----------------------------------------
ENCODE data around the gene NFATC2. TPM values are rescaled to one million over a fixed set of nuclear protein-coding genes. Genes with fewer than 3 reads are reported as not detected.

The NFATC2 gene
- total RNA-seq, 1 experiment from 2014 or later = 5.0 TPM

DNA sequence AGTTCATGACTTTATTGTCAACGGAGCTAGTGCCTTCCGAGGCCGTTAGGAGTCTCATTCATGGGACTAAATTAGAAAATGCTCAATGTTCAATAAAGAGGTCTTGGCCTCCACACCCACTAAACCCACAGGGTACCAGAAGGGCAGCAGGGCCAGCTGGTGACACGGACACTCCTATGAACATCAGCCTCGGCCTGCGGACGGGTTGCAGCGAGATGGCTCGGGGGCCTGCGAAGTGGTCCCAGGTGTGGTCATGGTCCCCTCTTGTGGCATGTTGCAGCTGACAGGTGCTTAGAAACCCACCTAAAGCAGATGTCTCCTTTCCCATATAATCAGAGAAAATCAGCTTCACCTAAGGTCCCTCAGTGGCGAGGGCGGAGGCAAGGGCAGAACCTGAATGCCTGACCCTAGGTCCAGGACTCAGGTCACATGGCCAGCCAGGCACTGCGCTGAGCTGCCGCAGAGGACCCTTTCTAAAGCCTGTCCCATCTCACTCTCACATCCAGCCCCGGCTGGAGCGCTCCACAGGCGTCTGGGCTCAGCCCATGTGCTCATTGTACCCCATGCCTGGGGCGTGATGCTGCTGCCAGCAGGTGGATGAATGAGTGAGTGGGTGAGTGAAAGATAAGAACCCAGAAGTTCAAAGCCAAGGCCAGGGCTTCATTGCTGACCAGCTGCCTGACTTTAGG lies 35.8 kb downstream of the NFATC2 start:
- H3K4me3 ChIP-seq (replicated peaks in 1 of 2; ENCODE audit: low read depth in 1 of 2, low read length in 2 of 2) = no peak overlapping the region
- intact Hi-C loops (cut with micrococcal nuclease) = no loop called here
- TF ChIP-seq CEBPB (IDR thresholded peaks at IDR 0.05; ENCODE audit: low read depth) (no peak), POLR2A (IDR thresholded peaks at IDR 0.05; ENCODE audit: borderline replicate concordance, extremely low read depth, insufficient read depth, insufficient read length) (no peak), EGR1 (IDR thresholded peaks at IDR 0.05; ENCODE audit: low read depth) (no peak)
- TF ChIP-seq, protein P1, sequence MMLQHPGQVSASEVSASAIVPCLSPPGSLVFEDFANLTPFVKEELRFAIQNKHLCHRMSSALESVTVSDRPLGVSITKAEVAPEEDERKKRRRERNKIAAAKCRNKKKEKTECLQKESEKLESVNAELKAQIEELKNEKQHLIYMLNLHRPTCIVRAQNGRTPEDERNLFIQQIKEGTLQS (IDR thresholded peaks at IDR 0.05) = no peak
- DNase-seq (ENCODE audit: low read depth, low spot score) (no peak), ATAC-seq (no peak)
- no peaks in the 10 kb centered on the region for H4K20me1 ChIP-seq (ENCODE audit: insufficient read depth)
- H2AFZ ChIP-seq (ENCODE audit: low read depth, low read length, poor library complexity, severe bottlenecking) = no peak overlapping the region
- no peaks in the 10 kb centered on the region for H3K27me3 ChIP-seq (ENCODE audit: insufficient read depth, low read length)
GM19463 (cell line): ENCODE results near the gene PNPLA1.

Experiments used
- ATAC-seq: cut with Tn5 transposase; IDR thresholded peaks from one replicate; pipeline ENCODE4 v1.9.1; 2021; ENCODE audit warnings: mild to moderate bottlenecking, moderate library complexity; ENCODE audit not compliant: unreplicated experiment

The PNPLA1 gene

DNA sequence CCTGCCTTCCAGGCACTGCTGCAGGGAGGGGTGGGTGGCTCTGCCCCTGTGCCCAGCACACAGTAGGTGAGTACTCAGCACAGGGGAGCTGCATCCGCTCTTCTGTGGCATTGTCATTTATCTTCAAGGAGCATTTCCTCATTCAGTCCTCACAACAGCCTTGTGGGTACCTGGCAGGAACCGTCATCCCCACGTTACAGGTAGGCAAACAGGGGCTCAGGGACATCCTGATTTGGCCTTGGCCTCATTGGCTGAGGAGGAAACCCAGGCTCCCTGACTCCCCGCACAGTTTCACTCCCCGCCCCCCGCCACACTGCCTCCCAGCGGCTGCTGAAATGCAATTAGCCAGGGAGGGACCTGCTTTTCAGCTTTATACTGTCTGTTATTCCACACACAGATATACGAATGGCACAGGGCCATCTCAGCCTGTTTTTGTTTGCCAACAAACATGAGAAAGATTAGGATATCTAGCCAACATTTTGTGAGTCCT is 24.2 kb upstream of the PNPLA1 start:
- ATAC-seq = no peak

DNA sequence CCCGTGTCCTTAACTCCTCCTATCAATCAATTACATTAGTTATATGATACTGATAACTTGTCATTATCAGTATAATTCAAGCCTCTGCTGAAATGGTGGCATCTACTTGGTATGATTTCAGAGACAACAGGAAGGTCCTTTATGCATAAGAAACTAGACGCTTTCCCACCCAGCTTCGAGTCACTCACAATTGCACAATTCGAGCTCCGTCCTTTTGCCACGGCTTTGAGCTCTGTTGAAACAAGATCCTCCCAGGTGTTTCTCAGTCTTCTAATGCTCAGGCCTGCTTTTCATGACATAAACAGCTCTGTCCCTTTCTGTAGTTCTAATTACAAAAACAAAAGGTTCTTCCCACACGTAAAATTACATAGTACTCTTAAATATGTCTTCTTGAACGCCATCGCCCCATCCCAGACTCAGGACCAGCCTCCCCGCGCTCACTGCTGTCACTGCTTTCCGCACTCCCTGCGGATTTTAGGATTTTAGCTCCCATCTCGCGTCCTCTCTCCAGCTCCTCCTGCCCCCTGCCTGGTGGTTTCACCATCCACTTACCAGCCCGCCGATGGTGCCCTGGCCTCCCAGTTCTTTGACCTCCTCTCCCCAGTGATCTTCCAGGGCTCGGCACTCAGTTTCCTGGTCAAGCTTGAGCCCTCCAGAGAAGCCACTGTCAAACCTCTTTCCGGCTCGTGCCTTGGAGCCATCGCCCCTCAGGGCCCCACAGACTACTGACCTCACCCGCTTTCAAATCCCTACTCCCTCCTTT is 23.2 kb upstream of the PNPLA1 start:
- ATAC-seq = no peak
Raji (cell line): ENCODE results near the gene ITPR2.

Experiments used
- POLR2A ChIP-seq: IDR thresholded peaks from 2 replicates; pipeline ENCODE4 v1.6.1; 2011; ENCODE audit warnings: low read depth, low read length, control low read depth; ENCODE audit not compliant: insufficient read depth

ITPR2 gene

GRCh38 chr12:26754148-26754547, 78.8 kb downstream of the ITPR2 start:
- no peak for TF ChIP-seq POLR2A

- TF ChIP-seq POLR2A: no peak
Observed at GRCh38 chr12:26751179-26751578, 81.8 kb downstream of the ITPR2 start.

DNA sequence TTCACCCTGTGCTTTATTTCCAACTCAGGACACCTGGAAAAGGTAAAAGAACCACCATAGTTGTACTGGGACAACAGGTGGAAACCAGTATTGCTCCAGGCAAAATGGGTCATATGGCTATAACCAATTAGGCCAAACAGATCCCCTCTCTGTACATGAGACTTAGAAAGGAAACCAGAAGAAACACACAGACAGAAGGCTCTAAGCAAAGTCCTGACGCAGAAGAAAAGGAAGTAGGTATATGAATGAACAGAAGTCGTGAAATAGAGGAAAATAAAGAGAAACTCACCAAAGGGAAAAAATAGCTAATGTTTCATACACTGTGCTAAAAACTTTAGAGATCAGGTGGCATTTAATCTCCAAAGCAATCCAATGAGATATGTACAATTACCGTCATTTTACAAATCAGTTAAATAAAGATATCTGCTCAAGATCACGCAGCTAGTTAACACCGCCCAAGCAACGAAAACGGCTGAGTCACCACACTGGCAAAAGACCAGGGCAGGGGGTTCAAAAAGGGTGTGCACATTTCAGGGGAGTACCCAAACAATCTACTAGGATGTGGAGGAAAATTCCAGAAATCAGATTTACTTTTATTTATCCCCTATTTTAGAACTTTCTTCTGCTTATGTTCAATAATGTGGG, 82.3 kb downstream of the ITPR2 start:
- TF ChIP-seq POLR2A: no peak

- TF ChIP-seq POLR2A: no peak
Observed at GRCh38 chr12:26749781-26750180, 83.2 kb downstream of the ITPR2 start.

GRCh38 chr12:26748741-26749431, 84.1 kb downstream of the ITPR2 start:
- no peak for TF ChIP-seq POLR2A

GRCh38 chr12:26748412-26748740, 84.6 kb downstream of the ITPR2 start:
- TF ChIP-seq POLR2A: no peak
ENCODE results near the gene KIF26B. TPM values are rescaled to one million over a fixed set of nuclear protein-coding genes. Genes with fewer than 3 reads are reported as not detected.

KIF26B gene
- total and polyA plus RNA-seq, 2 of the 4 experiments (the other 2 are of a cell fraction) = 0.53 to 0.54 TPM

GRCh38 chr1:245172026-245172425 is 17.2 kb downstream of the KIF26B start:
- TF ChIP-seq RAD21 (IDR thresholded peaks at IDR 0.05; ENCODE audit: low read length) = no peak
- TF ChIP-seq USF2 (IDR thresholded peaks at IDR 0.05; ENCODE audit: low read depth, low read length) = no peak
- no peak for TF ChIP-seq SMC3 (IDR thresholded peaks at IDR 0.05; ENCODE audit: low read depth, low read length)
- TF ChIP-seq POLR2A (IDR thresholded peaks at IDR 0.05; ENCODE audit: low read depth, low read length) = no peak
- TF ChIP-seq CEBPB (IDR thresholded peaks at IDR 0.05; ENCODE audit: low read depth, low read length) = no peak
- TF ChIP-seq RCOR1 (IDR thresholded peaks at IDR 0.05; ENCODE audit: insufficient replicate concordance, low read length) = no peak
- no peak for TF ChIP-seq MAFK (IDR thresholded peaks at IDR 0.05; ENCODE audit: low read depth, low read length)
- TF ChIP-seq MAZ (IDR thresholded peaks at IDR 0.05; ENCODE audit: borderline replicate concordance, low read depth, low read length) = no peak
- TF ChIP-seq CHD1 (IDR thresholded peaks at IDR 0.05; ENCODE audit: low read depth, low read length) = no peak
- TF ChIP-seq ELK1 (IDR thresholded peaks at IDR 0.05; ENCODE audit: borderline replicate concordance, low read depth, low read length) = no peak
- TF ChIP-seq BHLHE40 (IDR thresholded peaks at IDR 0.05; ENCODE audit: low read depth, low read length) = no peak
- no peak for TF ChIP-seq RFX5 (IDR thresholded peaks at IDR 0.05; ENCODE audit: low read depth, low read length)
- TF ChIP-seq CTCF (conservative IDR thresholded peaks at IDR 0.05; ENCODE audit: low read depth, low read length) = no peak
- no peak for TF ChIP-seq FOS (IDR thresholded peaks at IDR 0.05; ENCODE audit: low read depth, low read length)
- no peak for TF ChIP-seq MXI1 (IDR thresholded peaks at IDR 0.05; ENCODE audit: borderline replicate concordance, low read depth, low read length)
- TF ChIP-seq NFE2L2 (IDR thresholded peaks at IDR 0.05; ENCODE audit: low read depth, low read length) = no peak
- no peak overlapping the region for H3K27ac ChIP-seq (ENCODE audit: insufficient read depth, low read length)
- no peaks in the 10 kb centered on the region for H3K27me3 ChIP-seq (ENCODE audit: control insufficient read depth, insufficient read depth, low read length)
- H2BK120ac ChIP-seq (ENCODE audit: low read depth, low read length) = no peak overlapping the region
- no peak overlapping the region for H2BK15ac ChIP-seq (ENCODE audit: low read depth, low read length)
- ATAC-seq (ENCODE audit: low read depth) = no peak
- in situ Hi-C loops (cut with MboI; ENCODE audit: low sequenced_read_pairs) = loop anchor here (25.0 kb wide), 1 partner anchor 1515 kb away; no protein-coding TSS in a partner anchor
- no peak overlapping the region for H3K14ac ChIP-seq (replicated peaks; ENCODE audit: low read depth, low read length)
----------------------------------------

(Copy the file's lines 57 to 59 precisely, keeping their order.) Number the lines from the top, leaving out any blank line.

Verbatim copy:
- no peak overlapping the region for H3K27ac ChIP-seq (ENCODE audit: insufficient read depth, low read length)
- no peaks in the 10 kb centered on the region for H3K27me3 ChIP-seq (ENCODE audit: control insufficient read depth, insufficient read depth, low read length)
- H2BK120ac ChIP-seq (ENCODE audit: low read depth, low read length) = no peak overlapping the region